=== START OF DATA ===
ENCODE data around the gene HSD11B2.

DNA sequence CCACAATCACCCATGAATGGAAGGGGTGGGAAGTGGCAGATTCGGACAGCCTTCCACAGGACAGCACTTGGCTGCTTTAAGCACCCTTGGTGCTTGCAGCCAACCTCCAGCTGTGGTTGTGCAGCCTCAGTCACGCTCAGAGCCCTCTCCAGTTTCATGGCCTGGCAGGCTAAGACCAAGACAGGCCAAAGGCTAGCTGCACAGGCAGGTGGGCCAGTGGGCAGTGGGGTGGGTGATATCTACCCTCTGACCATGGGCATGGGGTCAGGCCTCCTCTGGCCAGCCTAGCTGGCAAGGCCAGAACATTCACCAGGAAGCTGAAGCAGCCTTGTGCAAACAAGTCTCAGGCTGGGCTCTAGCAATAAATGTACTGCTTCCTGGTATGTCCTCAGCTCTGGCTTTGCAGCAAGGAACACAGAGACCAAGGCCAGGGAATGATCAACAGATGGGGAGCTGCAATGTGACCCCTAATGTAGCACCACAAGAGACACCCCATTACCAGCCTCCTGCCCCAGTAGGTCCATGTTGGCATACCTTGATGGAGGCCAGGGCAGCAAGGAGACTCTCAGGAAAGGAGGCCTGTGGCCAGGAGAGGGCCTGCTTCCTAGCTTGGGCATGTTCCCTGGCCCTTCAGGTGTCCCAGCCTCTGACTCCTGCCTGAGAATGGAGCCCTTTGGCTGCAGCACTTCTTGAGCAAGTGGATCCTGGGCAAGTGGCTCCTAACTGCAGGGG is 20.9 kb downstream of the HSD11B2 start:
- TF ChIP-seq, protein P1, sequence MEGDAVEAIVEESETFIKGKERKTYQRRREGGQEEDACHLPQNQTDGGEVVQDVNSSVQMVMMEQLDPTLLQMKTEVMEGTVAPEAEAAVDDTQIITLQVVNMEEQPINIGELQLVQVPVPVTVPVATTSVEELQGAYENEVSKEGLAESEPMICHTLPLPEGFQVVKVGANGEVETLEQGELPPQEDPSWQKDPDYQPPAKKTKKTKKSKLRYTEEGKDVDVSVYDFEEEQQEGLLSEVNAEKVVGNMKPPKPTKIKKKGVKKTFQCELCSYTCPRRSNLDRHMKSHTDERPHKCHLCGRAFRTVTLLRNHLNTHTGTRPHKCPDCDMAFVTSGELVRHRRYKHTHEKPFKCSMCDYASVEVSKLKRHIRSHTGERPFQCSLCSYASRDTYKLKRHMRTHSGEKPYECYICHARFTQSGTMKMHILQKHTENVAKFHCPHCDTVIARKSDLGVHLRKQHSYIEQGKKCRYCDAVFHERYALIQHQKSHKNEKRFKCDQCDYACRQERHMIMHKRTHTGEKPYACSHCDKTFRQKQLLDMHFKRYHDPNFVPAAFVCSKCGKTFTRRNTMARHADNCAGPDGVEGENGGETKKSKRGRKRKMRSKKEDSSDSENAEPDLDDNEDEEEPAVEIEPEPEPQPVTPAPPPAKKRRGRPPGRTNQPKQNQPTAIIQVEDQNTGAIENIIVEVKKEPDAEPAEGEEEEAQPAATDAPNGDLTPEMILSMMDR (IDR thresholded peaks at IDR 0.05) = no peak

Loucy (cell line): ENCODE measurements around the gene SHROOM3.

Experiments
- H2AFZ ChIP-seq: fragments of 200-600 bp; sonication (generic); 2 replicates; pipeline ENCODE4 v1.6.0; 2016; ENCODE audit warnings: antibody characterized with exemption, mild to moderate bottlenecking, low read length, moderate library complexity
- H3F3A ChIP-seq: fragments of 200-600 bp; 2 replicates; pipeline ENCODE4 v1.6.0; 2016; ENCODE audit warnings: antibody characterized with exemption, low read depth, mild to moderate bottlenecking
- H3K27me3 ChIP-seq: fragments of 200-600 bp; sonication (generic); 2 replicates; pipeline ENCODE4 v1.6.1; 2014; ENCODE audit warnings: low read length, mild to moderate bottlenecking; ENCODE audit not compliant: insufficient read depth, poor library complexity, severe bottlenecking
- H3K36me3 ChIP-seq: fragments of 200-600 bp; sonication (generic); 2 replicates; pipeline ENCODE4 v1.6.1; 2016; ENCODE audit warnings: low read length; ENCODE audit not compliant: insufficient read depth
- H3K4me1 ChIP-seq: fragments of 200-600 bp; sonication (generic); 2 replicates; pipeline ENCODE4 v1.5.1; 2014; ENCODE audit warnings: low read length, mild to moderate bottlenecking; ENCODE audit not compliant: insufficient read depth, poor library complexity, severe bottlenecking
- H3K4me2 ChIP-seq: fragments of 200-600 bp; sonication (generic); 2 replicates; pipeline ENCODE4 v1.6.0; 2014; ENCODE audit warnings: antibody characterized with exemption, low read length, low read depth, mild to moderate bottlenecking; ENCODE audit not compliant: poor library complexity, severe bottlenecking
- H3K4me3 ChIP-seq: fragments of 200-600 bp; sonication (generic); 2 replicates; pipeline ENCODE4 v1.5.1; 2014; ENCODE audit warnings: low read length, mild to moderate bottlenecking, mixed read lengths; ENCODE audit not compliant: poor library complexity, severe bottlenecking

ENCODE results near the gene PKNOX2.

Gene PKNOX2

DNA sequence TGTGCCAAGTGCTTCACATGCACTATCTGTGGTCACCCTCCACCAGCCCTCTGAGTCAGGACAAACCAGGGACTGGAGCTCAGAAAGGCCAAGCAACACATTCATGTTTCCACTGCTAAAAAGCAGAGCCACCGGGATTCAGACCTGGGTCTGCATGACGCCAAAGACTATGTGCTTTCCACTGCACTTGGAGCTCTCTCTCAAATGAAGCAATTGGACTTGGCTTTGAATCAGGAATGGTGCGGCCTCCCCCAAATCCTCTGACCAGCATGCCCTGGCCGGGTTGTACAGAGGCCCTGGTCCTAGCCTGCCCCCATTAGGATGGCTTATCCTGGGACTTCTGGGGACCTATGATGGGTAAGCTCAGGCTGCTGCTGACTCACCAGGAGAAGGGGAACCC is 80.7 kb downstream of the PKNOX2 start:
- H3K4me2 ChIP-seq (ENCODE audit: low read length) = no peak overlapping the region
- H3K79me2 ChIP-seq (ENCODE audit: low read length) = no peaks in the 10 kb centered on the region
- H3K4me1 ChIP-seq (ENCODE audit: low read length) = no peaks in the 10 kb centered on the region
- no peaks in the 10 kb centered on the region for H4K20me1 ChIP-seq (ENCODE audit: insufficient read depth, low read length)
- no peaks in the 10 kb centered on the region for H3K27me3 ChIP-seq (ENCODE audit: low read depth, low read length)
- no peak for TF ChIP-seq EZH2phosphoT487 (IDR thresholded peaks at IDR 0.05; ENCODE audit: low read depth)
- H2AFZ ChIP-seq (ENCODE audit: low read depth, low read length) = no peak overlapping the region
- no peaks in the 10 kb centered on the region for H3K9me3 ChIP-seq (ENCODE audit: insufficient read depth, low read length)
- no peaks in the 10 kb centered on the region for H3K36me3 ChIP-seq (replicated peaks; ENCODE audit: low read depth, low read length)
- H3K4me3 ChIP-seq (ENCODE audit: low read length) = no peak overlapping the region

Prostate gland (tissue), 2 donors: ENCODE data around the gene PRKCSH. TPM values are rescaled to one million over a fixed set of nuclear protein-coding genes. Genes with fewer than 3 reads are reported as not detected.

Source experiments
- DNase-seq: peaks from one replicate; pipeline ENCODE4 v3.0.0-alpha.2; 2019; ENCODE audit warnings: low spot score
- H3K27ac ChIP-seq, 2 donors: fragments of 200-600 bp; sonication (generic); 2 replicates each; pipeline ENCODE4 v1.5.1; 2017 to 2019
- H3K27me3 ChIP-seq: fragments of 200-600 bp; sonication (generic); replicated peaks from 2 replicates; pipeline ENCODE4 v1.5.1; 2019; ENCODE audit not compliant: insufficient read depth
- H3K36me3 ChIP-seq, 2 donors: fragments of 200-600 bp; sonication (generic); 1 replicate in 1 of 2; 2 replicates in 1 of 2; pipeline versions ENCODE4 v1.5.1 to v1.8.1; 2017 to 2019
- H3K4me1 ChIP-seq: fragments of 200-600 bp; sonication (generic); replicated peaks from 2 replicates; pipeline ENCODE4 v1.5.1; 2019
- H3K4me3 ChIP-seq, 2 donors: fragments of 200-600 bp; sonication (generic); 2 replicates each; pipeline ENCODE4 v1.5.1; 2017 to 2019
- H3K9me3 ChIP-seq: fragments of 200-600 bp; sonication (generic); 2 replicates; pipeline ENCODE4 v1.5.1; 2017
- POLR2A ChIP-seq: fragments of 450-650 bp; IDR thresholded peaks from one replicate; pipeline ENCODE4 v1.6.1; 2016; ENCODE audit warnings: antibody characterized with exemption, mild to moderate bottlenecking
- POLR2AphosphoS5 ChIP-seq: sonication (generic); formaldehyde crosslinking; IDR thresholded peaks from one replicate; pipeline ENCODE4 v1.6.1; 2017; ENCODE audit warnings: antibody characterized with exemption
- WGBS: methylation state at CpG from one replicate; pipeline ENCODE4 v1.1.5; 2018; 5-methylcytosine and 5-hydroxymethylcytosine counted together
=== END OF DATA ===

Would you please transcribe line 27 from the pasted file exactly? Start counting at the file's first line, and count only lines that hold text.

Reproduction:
Source experiments